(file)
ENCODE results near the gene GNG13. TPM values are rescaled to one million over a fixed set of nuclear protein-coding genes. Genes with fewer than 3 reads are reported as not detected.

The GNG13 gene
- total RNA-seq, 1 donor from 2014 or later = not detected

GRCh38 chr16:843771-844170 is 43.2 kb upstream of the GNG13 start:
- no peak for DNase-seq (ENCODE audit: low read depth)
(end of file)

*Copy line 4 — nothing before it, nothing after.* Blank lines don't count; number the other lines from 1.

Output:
GRCh38 chr16:843771-844170 is 43.2 kb upstream of the GNG13 start: